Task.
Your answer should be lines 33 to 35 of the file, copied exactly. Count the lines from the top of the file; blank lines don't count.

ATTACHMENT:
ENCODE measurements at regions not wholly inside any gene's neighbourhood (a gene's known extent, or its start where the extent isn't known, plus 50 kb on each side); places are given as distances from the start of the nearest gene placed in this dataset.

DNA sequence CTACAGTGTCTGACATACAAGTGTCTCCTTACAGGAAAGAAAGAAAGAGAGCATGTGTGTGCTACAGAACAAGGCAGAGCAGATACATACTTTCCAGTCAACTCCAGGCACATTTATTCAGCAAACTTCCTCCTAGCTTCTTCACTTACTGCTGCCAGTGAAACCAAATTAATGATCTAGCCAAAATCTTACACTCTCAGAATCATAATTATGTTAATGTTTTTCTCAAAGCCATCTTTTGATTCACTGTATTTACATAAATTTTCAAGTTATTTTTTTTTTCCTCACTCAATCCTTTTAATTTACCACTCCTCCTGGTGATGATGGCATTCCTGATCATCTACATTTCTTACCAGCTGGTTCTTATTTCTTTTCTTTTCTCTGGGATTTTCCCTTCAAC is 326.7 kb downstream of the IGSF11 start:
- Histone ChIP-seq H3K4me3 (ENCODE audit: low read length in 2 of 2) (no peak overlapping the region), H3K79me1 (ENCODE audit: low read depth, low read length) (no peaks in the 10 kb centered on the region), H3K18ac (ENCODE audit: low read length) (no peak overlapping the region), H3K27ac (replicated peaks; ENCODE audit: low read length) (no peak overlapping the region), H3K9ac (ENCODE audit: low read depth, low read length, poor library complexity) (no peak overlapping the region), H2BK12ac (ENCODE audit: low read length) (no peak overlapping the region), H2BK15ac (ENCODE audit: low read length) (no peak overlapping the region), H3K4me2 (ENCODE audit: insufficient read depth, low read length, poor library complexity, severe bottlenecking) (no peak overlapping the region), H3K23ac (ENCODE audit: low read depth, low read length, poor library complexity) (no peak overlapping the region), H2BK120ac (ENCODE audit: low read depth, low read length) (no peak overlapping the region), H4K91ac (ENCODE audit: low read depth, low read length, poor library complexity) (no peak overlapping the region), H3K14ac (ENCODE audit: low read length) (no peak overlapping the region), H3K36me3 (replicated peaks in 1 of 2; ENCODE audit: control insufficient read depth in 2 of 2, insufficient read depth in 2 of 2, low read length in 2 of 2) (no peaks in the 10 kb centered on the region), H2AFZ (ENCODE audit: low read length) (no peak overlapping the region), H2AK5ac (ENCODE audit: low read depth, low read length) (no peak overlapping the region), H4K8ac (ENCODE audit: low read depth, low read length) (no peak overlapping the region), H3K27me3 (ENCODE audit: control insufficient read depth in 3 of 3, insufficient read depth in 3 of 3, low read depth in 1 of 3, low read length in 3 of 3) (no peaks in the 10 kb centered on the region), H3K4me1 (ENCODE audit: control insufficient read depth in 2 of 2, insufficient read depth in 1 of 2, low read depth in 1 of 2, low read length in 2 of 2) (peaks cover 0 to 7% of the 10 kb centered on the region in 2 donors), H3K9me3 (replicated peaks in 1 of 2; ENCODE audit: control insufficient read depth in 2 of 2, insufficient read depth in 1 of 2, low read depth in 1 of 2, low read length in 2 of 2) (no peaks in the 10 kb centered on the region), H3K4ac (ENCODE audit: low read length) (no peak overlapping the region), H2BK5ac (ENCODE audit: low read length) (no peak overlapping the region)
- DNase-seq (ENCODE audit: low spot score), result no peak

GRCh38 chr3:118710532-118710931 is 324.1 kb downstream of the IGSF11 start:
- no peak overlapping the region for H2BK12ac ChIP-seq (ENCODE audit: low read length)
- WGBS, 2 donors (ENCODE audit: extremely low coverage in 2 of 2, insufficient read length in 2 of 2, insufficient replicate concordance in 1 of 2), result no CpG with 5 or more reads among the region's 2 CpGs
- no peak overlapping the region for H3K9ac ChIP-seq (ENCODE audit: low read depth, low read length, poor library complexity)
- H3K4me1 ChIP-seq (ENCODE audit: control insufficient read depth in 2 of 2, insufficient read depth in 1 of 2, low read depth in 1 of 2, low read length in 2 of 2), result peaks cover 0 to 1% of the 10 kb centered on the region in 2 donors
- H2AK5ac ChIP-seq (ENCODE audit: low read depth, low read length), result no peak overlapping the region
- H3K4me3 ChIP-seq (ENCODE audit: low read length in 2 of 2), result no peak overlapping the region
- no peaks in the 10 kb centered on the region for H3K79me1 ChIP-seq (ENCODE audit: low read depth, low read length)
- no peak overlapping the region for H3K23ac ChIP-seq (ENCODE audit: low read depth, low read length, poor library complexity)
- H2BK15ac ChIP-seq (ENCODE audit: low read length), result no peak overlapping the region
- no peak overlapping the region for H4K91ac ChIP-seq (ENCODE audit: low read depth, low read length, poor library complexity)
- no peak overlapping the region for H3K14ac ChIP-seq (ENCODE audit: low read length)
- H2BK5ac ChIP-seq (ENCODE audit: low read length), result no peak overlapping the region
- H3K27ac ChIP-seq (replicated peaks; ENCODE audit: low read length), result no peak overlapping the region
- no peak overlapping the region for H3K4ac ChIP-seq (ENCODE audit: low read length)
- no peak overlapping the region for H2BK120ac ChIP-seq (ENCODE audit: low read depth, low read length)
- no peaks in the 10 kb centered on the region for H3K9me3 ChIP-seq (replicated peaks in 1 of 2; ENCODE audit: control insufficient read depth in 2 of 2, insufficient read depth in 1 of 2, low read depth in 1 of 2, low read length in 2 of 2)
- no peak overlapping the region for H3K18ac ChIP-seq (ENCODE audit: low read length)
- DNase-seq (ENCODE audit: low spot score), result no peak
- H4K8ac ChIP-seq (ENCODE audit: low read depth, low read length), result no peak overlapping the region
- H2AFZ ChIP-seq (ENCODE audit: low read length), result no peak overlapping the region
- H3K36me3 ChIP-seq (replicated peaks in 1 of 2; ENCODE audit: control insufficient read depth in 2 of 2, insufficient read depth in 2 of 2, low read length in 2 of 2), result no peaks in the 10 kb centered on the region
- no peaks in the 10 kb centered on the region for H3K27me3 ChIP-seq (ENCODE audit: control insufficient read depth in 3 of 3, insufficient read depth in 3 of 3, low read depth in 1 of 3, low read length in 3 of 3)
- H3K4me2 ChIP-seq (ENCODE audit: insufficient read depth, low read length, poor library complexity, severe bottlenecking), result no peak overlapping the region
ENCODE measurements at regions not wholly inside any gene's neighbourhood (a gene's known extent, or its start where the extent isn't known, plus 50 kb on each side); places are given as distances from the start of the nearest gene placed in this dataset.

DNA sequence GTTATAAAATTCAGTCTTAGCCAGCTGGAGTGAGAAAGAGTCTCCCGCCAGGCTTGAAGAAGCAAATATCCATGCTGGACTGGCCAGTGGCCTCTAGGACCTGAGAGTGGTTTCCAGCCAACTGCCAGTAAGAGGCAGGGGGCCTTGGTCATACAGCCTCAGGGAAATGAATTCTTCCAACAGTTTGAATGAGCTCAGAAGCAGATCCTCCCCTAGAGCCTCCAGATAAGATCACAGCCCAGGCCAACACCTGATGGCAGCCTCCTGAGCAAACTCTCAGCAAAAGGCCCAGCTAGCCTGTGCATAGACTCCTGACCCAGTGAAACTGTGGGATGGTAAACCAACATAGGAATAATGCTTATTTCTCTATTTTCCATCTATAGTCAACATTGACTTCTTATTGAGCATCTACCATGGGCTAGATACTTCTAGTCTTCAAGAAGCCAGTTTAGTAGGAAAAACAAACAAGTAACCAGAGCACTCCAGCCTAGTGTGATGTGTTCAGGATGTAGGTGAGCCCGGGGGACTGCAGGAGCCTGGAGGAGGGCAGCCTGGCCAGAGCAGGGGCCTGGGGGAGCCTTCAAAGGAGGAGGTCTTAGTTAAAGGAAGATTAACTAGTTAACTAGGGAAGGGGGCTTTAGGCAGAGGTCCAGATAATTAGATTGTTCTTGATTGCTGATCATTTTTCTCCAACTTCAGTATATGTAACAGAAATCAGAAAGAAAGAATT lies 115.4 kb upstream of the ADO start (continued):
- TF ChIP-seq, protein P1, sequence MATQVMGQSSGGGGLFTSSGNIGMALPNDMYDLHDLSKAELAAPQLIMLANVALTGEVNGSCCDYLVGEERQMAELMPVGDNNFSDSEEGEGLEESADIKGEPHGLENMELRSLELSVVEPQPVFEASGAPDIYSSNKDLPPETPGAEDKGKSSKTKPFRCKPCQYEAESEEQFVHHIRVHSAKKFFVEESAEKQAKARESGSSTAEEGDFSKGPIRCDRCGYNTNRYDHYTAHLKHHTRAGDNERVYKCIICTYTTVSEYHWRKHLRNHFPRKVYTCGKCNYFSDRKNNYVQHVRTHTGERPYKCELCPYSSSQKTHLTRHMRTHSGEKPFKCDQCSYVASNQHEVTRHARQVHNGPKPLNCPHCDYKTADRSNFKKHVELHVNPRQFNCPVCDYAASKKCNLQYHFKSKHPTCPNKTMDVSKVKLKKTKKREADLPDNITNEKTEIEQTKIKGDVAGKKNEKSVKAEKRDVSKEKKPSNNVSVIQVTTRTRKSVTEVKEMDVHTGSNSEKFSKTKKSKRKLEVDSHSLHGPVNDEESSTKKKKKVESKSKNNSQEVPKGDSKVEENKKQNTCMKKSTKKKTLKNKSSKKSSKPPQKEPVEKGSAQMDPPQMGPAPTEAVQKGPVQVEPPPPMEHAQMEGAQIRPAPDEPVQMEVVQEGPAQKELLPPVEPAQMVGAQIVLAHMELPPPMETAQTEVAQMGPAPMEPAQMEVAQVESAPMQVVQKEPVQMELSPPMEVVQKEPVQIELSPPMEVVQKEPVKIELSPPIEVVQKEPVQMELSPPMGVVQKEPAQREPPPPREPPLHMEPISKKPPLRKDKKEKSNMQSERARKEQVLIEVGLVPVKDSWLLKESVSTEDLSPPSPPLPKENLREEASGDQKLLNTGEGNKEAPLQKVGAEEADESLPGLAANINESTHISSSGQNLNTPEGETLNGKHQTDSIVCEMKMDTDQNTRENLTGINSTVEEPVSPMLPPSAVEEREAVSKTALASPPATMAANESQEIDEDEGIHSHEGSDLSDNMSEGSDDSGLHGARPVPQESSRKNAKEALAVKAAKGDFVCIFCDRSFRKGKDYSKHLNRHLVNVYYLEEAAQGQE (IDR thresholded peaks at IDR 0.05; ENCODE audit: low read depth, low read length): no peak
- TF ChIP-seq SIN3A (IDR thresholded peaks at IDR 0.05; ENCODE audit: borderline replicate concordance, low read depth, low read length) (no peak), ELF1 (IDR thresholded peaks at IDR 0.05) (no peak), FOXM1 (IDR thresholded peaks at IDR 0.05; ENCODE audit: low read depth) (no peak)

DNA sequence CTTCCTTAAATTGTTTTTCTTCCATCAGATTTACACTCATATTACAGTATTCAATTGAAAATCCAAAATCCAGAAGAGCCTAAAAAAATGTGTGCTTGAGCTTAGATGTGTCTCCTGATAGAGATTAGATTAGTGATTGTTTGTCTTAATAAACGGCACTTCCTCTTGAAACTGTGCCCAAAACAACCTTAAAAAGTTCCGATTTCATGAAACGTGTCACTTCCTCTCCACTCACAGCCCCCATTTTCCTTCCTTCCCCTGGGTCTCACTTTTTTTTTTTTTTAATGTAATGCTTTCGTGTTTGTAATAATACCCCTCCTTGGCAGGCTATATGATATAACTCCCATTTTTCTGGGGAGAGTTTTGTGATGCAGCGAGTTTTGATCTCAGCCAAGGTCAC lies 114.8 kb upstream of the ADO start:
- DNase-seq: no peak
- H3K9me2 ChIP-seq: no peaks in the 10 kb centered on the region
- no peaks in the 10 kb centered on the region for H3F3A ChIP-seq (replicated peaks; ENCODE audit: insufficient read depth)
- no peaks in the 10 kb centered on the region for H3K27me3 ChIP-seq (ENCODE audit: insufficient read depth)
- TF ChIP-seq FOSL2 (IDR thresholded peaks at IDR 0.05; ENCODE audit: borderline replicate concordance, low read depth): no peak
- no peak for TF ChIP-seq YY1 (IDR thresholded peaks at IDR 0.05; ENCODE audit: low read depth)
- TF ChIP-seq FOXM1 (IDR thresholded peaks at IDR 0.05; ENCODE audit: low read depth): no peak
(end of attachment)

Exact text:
DNA sequence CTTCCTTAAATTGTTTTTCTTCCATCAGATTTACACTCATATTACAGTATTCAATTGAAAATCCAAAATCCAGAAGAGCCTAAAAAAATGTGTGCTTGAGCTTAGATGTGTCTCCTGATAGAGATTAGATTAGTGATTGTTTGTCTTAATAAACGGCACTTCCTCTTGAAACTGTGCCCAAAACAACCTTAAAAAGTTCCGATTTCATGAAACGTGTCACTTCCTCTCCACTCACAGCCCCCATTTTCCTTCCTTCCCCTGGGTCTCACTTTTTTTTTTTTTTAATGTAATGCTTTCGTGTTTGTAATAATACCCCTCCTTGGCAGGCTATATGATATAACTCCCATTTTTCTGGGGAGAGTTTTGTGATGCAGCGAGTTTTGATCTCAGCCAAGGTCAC lies 114.8 kb upstream of the ADO start:
- DNase-seq: no peak
- H3K9me2 ChIP-seq: no peaks in the 10 kb centered on the region